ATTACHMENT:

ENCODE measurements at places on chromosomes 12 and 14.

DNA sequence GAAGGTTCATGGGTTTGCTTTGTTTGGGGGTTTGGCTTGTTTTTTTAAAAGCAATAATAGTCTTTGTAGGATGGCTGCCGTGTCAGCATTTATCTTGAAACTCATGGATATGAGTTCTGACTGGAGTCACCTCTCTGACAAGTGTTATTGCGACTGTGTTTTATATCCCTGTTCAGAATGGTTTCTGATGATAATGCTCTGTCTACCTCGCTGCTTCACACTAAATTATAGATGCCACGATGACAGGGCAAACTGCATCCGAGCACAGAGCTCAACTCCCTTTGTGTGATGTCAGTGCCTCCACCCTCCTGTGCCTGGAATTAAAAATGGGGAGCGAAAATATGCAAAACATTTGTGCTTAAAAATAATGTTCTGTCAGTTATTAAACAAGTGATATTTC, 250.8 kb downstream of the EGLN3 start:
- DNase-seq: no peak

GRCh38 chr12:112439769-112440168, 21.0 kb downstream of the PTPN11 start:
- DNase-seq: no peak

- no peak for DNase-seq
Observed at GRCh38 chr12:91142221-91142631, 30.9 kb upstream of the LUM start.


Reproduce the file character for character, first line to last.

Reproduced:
ENCODE measurements at places on chromosomes 12 and 14.

DNA sequence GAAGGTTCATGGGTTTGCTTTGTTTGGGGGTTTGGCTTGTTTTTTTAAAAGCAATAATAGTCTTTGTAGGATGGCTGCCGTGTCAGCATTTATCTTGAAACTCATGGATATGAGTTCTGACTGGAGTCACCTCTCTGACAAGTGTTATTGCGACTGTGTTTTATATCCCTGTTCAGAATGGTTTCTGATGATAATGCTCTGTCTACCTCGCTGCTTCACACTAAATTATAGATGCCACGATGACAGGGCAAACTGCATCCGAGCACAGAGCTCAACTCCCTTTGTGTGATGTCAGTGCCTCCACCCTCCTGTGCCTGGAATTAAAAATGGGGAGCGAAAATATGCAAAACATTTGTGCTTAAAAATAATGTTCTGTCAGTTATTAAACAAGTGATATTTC, 250.8 kb downstream of the EGLN3 start:
- DNase-seq: no peak

GRCh38 chr12:112439769-112440168, 21.0 kb downstream of the PTPN11 start:
- DNase-seq: no peak

- no peak for DNase-seq
Observed at GRCh38 chr12:91142221-91142631, 30.9 kb upstream of the LUM start.